JJ's Grille brings a Med influence to fresh-Mex and a Mex influence to fresh-Med

JJ's Grille brings a Med influence to fresh-Mex and a Mex influence to fresh-Med
Rob Bartlett
JJ'S GRILLE 2950 Curry Ford Road | 407-802-2947 | myjjsgrille.com | $

JJ's Grille bills itself as serving Mexican-Mediterranean fusion, but before you go thinking falafel tacos and gyro enchiladas, allow me to elucidate.

The restaurant is in the same mold as Chipotle: that is, a fast-casual counter-service operation. Patrons select an edible vessel or shell, followed by a choice of meats, toppings, fillings and sauces. In JJ's case, the vessels/shells come in the form of tortillas, fresh greens or Mexican rice bowls, under the banner "Tastes of the Americas," or you can opt for "Flavors From the Mid-East" with pita bread, tabbouleh or Mediterranean rice bowls. Once your initial selection is made, you're free to mix and match at will to create your "fusion" meal.

I selected a whole wheat tortilla, then added lentils, chicken, Mexican rice, cheddar jack, grilled onions, peppers, guacamole and tabbouleh to create one mighty fine-tasting burrito ($6.70; $8.45 with guac). That tabbouleh, called "J-Bouli" here, is a tart yet enjoyable variant fashioned by Julio "JJ" Paredes' mother, Olivia. It's far more liquid than the typical Middle Eastern version, and employs plenty of lime juice (not lemon), less parsley and no mint.

Olivia, in fact, is responsible for the restaurant's Mediterranean connection – seems a longtime friend of hers is Lebanese and Olivia just grew to love the cuisine of her pal's native land. Adding to the mix is JJ's charming fiancée, Sandra, who just happens to be of Palestinian descent and helps work the counter. While there's plenty of Med cred here, they flex the Mex as well, evidenced by the filling and flavorsome burrito. Dips into the house-made habañero sauce and chimichurri lent added zing, not that any more was needed.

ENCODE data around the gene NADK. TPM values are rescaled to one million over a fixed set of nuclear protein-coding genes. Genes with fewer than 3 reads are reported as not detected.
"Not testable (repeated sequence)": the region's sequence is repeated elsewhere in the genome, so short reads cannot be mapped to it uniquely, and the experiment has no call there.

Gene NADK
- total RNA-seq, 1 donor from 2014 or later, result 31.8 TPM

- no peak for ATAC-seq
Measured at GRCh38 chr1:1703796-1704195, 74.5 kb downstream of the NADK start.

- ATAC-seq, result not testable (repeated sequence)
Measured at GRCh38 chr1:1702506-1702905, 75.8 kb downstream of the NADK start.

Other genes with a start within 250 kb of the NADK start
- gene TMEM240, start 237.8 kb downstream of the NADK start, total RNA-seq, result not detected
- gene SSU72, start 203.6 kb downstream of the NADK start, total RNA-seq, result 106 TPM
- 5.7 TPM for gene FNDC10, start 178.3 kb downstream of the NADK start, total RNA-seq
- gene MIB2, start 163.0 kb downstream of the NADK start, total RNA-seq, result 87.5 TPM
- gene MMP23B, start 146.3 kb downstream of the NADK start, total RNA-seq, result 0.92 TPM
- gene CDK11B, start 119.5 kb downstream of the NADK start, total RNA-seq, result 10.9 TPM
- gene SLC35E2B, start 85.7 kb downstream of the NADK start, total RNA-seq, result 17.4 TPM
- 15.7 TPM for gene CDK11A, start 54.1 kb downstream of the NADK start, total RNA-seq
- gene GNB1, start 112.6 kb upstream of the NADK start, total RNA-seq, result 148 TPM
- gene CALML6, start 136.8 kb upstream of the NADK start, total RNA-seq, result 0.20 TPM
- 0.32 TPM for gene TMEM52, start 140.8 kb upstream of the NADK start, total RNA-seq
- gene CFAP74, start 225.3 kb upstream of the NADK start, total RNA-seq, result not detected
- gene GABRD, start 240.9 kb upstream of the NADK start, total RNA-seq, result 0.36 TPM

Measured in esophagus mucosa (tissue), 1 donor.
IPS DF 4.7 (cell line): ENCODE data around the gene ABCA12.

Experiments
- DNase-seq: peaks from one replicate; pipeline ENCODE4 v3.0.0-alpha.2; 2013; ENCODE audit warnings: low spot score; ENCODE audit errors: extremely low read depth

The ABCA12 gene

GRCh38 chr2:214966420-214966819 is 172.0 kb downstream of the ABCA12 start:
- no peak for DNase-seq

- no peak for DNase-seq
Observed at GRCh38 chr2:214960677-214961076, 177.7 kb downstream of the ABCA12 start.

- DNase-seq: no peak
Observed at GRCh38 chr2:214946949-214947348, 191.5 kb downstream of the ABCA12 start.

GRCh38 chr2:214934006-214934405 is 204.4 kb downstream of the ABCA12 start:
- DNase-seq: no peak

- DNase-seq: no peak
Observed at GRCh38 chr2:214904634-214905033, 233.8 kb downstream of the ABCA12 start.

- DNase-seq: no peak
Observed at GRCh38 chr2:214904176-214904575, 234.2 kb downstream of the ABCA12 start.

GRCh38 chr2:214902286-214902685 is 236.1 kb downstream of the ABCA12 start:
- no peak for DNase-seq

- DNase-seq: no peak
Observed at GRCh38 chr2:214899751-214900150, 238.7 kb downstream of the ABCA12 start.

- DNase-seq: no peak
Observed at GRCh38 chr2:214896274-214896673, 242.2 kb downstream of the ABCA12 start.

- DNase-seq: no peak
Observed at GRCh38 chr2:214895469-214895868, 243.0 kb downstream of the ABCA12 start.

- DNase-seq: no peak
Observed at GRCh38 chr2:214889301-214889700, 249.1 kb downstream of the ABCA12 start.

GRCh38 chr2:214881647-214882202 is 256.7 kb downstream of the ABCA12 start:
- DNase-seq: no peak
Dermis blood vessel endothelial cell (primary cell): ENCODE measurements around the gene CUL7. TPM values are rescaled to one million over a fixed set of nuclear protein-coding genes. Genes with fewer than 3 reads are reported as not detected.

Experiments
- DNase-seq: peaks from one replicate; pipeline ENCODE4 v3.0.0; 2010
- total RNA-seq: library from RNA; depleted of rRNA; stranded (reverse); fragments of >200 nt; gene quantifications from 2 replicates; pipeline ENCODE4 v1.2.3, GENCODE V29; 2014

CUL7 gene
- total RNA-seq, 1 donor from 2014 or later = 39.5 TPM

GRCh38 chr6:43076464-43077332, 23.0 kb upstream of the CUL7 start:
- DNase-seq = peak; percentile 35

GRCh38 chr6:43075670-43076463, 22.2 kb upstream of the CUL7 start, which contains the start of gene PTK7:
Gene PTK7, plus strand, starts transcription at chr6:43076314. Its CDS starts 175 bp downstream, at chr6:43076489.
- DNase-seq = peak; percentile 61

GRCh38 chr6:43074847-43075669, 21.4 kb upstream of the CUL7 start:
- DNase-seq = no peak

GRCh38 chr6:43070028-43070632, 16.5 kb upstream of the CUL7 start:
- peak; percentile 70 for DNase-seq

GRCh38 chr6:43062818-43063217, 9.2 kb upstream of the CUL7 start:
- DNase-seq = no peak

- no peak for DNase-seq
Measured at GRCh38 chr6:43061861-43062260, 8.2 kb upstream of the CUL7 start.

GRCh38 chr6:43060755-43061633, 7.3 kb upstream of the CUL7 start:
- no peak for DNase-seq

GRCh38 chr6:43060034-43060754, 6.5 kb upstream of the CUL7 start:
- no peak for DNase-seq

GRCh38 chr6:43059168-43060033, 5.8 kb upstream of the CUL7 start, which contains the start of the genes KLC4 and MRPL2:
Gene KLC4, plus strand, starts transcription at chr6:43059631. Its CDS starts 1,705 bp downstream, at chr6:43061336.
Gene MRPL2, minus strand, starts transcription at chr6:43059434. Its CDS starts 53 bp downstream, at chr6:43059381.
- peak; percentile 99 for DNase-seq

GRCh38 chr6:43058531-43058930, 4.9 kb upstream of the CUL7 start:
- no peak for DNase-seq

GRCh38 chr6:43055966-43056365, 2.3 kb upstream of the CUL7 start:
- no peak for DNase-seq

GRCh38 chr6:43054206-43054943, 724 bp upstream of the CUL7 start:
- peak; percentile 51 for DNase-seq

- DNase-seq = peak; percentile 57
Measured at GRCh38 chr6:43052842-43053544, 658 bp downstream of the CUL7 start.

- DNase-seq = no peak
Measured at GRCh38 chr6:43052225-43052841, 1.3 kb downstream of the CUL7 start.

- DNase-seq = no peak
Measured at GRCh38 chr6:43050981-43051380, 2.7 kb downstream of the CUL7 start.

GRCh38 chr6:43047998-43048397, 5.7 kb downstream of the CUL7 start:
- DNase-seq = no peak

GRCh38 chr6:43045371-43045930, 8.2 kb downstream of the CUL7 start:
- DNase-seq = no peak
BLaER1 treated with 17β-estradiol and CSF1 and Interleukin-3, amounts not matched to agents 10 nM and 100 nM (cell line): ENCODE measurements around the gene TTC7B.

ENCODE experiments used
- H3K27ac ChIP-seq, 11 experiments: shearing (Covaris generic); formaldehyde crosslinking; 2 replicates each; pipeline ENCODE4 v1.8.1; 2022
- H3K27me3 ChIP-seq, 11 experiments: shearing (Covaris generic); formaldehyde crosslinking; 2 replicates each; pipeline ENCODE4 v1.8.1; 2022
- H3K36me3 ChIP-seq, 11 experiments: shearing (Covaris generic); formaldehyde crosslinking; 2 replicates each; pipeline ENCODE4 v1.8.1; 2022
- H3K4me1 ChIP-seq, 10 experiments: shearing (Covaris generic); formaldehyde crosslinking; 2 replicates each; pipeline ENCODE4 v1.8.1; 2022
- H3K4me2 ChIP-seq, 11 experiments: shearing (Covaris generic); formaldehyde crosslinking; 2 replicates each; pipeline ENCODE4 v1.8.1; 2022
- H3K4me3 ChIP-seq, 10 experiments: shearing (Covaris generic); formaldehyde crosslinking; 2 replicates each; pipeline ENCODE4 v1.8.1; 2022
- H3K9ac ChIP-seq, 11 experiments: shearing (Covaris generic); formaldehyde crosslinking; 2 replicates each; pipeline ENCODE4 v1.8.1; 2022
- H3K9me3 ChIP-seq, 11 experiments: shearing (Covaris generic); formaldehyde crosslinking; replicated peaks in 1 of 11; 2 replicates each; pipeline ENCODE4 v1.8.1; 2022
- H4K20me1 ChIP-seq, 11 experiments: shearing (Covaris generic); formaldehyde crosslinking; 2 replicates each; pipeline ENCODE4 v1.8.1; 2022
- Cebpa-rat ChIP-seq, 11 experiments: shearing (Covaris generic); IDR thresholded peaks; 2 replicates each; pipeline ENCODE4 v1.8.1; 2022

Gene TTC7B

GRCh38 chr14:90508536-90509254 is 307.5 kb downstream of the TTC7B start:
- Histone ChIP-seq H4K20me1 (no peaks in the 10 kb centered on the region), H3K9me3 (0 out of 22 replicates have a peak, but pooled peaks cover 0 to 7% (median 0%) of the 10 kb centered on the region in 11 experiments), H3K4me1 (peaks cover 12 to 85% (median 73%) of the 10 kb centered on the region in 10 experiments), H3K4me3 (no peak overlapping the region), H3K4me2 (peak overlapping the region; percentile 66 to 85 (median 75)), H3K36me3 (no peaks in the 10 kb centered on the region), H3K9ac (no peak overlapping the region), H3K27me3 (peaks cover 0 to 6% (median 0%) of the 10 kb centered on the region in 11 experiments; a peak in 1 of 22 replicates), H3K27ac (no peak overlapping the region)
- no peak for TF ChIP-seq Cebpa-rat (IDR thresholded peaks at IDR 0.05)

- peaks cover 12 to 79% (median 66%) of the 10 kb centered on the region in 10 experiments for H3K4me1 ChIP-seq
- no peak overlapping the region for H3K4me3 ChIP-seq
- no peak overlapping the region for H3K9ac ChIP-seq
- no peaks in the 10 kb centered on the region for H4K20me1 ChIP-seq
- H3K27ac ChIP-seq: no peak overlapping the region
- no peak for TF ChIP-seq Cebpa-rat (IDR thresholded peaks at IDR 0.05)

We loved that J-Bouli so much, we tried it in a bowl ($6.50) topped with sautéed eggplant, grilled onions and peppers, but the addition of feta cheese and tzatziki just gave it a sharp angle that we couldn't get enough of. Also good was a protein-filled lentil rice bowl ($7.40) with cuts of moist marinated Angus sirloin, lentils, onions, peppers, tzatziki and hummus. The hummus, its texture somewhere between chunky and smooth, was the lone disappointment. It just had an odd flavor.

We complemented our meal with baked tortilla chips ($1.25) along with an intriguing queso ($1.10) that incorporated chimichurri and cumin. Menu tweaks and additions are coming and desserts are being considered, apparently, but they're taking a wait-and-see approach before pulling the trigger. Sandra talked about adding more meats to the menu (shrimp, possibly lamb, to go along with the current roster of all-natural, hormone- and preservative-free steak, chicken and pulled pork), as well as offering a Mediterranean nacho dish with pita chips.

Petty critique: They might want to consider a design tweak as well. I wish they had extended the wood planking throughout the restaurant's walls and covered up that dreadful faux brick. But it's another area of improvement that they're being patient with, and patience, much like JJ's uncompromising take on food quality and taste, is a virtue.


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